The role of social media during disasters seems to be growing ever larger. The obvious recent example is during the Boston bombings, where social media was used throughout the event.
A nice example of just how valuable it is has come from a new study into human behaviour during a civil war. Research conducted by the Flowminder Foundation has used mobile phone data to prove how predictable population movements were during the 2011 civil war in the Ivory Coast.
It found that peoples movements during the crisis could be predicted with 88% accuracy. This was no one off, as the results matched well with population movement during the earthquake in Haiti in 2010.
This matters, because being able to tell how people will respond to an emergency will massively help the aid effort reach them with the assistance they need.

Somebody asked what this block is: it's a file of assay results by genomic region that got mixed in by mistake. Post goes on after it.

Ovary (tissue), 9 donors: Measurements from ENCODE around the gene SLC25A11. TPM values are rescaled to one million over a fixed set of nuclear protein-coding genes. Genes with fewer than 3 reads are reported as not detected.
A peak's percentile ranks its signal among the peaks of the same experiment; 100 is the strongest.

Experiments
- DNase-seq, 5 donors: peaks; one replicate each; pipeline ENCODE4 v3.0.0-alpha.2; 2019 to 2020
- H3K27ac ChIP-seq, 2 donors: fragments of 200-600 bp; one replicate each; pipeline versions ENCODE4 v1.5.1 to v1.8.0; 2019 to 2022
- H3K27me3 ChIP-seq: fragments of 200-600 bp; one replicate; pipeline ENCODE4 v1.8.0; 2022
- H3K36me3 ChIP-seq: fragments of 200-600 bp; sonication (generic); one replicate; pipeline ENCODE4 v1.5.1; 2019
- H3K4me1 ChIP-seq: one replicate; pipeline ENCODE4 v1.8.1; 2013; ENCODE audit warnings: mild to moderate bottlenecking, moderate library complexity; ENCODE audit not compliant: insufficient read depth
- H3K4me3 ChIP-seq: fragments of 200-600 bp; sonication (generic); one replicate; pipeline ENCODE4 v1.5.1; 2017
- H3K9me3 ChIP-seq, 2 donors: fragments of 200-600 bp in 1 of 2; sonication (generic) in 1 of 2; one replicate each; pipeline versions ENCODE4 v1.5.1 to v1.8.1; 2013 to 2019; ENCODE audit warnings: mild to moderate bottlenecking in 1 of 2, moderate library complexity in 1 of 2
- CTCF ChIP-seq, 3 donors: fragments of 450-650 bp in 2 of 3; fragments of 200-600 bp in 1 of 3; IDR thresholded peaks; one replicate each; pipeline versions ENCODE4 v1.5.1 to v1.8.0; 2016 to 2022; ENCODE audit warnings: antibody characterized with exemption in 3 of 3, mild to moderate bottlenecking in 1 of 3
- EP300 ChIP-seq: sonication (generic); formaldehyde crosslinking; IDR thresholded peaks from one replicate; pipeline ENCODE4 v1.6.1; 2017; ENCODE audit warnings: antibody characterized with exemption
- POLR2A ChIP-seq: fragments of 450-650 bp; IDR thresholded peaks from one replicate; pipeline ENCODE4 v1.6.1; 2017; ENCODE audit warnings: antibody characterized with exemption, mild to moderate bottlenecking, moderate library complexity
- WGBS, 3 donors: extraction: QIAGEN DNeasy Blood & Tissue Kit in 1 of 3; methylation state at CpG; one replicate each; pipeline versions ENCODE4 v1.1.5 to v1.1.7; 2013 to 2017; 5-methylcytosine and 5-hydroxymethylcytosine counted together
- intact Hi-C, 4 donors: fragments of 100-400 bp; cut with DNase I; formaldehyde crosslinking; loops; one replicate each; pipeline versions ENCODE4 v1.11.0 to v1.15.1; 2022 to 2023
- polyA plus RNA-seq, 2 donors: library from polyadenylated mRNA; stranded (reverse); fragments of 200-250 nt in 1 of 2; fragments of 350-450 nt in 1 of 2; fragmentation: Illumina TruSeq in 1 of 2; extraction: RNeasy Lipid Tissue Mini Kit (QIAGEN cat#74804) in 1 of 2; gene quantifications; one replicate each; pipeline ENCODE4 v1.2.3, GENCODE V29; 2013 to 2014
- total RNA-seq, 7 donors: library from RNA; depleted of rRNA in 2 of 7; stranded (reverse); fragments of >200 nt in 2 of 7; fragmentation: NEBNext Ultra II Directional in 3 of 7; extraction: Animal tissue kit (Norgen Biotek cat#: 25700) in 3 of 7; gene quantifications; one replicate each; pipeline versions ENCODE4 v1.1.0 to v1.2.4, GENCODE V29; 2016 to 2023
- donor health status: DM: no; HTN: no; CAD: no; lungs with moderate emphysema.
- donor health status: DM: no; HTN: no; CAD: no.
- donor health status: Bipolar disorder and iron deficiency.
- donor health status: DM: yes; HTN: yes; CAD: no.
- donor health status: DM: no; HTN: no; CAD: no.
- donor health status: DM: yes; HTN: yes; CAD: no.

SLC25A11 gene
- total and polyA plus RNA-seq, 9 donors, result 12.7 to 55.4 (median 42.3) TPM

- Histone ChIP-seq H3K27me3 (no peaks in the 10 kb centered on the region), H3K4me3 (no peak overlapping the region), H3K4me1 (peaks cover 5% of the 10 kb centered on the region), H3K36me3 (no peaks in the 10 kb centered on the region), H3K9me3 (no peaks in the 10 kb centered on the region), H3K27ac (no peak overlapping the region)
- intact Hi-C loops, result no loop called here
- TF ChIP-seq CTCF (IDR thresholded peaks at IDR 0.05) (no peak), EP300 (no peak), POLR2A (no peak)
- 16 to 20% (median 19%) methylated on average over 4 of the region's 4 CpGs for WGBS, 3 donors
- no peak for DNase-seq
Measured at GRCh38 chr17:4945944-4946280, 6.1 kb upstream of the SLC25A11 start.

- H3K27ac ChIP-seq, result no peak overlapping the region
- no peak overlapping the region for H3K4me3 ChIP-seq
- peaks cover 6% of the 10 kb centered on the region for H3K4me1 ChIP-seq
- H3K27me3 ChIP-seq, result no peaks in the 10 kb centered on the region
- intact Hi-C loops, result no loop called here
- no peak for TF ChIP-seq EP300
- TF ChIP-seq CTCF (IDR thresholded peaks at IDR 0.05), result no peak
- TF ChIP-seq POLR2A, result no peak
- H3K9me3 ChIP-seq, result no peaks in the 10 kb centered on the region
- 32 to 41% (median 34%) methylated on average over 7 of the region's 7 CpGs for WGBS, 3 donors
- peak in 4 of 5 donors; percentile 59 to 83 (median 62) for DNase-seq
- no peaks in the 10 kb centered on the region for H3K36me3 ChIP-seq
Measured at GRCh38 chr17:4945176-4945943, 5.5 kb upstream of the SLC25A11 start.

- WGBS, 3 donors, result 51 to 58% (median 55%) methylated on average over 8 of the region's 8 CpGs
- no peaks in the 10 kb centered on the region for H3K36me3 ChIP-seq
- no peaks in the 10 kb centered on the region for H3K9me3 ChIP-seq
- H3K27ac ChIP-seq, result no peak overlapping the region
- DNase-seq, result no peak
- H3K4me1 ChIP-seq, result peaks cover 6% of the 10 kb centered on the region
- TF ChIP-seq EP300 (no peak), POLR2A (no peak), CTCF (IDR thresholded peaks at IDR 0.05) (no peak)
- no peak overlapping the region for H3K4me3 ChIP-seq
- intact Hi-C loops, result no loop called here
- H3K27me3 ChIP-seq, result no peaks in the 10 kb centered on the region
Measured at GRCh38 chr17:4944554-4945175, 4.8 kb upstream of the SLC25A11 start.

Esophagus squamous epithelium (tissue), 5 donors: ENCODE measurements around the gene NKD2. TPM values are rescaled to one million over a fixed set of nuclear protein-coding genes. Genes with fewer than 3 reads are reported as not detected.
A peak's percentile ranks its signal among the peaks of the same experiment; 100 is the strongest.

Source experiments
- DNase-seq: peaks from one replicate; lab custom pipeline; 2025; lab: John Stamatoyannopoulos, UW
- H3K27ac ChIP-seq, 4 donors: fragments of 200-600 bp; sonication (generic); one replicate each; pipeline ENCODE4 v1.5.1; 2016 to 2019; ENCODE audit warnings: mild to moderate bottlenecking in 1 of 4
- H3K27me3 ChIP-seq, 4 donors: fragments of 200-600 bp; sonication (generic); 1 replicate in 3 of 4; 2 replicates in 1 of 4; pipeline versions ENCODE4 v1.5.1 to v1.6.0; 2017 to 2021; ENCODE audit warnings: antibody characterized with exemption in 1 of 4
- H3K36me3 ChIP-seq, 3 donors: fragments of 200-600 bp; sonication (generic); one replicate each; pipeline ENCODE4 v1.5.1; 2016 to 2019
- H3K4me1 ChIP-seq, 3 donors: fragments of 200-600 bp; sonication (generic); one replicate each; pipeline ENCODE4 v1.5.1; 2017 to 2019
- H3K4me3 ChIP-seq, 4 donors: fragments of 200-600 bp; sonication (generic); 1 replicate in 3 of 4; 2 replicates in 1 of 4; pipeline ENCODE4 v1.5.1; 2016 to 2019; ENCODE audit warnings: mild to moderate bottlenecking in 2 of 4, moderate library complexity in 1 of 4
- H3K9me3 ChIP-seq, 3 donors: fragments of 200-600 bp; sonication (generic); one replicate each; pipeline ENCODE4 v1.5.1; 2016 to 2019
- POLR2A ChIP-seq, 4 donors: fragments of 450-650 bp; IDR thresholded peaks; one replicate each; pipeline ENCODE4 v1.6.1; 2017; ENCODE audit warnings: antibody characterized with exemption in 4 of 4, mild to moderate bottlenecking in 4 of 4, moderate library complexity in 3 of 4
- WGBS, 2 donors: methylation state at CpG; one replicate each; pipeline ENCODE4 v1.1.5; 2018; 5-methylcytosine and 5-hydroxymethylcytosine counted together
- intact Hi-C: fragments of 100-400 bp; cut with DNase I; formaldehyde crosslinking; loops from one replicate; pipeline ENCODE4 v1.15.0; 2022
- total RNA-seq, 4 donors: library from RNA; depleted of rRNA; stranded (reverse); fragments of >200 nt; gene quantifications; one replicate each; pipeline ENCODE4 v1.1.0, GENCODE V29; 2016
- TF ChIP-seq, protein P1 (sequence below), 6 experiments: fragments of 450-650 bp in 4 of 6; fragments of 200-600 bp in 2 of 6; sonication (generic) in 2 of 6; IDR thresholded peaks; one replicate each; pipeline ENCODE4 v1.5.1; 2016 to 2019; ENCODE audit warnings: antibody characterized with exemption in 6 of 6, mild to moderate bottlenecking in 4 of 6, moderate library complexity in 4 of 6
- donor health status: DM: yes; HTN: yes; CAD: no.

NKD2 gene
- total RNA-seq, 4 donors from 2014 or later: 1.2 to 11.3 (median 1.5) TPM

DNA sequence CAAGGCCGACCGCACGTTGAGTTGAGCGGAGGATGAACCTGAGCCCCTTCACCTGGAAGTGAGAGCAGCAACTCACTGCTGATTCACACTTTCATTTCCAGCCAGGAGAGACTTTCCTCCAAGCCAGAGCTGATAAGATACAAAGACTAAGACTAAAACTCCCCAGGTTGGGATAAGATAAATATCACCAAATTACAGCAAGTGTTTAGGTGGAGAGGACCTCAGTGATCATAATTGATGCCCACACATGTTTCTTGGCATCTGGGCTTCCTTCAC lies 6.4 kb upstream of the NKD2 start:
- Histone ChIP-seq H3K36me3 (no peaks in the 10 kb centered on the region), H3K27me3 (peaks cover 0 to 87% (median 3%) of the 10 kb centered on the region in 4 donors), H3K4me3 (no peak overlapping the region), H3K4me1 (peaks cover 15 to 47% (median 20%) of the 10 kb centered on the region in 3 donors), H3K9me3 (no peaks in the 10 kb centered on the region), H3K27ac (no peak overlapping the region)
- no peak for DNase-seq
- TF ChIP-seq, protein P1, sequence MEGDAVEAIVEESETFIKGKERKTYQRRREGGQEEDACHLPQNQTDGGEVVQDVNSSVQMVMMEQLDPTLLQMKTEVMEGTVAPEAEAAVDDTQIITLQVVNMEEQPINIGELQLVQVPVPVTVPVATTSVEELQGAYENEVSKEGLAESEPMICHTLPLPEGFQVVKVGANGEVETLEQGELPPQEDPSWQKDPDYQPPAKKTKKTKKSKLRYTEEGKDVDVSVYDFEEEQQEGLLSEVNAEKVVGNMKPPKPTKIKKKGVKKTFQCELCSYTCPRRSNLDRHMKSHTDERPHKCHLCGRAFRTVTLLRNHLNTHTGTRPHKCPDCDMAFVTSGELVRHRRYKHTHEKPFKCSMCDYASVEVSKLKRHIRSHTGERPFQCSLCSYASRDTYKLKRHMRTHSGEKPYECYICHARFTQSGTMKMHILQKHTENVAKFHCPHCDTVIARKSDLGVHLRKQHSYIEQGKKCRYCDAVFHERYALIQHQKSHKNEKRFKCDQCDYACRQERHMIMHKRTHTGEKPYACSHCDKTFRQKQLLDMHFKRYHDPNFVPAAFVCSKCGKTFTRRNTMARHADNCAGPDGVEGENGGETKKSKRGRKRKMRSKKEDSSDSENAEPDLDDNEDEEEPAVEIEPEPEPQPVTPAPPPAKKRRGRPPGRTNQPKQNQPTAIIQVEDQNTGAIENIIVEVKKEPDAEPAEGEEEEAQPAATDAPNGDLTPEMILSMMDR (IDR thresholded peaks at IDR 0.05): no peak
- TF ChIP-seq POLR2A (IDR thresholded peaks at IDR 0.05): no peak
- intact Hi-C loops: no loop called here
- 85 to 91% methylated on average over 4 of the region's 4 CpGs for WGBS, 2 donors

They tracked 1.9 million sim cards for 42 days prior to the earthquake, and for 158 days after the event to get a good picture of population movement during that time. Their analysis included calculations for the radius of gyration (a measure of the size of trajectories) to estimate how much a subscriber moved, and entropy measures to define the disorder and predictability of an individual’s movements.
Whilst not quite as interesting in an intellectual sense, the infographic below provides a nice overview of how social media is currently being used in disaster response. It highlights the important role it’s playing, whilst the research highlighted earlier is yet more evidence that this role is only going to grow.